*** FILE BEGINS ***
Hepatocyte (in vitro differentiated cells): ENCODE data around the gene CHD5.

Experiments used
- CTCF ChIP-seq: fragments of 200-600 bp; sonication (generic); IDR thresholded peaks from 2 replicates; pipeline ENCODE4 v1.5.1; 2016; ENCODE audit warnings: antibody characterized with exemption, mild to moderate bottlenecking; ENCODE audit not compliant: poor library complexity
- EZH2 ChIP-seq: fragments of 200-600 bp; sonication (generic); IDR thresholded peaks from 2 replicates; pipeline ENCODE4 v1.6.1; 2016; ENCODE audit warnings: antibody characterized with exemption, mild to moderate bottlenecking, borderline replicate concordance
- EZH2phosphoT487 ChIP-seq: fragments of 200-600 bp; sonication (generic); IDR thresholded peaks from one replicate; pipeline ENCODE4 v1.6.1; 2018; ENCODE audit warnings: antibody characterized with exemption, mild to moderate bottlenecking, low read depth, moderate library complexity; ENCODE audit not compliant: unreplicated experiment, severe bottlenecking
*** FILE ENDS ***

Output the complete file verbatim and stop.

Hepatocyte (in vitro differentiated cells): ENCODE data around the gene CHD5.

Experiments used
- CTCF ChIP-seq: fragments of 200-600 bp; sonication (generic); IDR thresholded peaks from 2 replicates; pipeline ENCODE4 v1.5.1; 2016; ENCODE audit warnings: antibody characterized with exemption, mild to moderate bottlenecking; ENCODE audit not compliant: poor library complexity
- EZH2 ChIP-seq: fragments of 200-600 bp; sonication (generic); IDR thresholded peaks from 2 replicates; pipeline ENCODE4 v1.6.1; 2016; ENCODE audit warnings: antibody characterized with exemption, mild to moderate bottlenecking, borderline replicate concordance
- EZH2phosphoT487 ChIP-seq: fragments of 200-600 bp; sonication (generic); IDR thresholded peaks from one replicate; pipeline ENCODE4 v1.6.1; 2018; ENCODE audit warnings: antibody characterized with exemption, mild to moderate bottlenecking, low read depth, moderate library complexity; ENCODE audit not compliant: unreplicated experiment, severe bottlenecking